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Title

Menju Sôsuke leteru , from the series Biographies of heroes of the Taiheiki

circa 1850

Artist

Utagawa Utagawa Kuniyoshi

Japan

1797 - 1861

  • Details

    Other Title
    Menju Sôsuke leteru (No. 16 in the series "Biographies of heroes of the Taiheiki ro heroes of the sixteenth century wars")
    Alternative title
    Taiheiki eiyû den: Menju Sôsuke leteru
    Place where the work was made
    Japan
    Period
    Edo (Tokugawa) period 1615 - 1868 → Japan
    Date
    circa 1850
    Media category
    Print
    Materials used
    woodblock print; ink and colour on paper
    Dimensions
    34.0 x 23.0 cm sight
    Signature & date

    Signed c.r., in Japanese, ink, incised on block "Ichiyûsai Kuniyoshi ga [picture by Ichiyûsai Kuniyoshi]". Signed c.r., in Japanese, ink "[artist's seal]". Not dated.

    Credit
    Gift of Margaret Olley 2002
    Location
    Not on display
    Accession number
    157.2002
    Copyright

    Reproduction requests

    Artist information
    Utagawa Utagawa Kuniyoshi

    Works in the collection

    26

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  • About

    Utagawa Kuniyoshi was one of the most talented and prolific disciples alongside Kunisada, of Toyokuni (1769-1825), the most revered master of the Utagawa School. While was Kunisada's forte was depiction of women and kabuki actors, Kuniyoshi excelled in both landscape and figures. He was particularly known for his many series of warrior prints based on legends and popular literature.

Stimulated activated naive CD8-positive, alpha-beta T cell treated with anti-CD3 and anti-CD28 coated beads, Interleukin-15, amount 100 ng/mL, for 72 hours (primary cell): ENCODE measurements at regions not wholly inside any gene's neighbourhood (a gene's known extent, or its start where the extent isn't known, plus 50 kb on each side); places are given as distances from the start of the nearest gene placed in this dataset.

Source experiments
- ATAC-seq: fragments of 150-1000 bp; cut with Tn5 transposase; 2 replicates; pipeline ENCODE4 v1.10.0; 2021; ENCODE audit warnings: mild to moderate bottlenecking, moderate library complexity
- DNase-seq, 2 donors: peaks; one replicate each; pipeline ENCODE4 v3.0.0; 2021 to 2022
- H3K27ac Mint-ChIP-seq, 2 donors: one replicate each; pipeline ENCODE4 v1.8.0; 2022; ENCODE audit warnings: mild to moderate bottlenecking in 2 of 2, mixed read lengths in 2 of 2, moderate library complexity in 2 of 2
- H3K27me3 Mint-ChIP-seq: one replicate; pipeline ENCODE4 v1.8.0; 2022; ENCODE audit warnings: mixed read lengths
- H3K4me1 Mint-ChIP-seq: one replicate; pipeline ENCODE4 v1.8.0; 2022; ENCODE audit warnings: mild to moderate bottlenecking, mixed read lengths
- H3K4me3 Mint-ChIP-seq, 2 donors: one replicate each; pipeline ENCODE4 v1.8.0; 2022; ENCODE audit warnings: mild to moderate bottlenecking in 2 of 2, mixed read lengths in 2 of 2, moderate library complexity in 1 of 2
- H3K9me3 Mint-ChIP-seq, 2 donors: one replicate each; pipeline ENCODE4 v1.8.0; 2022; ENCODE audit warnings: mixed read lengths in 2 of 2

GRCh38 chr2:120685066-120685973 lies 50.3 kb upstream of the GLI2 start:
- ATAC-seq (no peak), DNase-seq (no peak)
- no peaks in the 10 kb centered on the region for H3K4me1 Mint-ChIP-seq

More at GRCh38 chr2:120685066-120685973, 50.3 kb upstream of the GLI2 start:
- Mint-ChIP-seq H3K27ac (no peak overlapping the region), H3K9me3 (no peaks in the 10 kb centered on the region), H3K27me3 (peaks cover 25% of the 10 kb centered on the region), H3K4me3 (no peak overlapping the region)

This 'Taiheiki' series was produced around 1850 at the time of Kuniyoshi's artistic maturity. Another famous series by him titled 'Seichû gishi den' (The tale of loyal retainers) was also published around this time. This series features 50 heroes from the 16th century wars, but the title 'Taiheiki' (Record of Great Peace) refers to a historical account of a civil war period in the 14th century. This is because the authorities prohibited publication of any historical subject since the time of Oda Nobunaga (1534-82) and the publisher 'got around' the censorship by setting the context in the earlier period as well as slightly changing the protagonists' names.

    The warriors in the series were considered heroes for their bravery in battle and loyalty to their lords. These stories were known to the public through popular literature and at theatre performances.

    Asian Art Dept., AGNSW, 29 May 2002.

  • Places

    Where the work was made

    Japan

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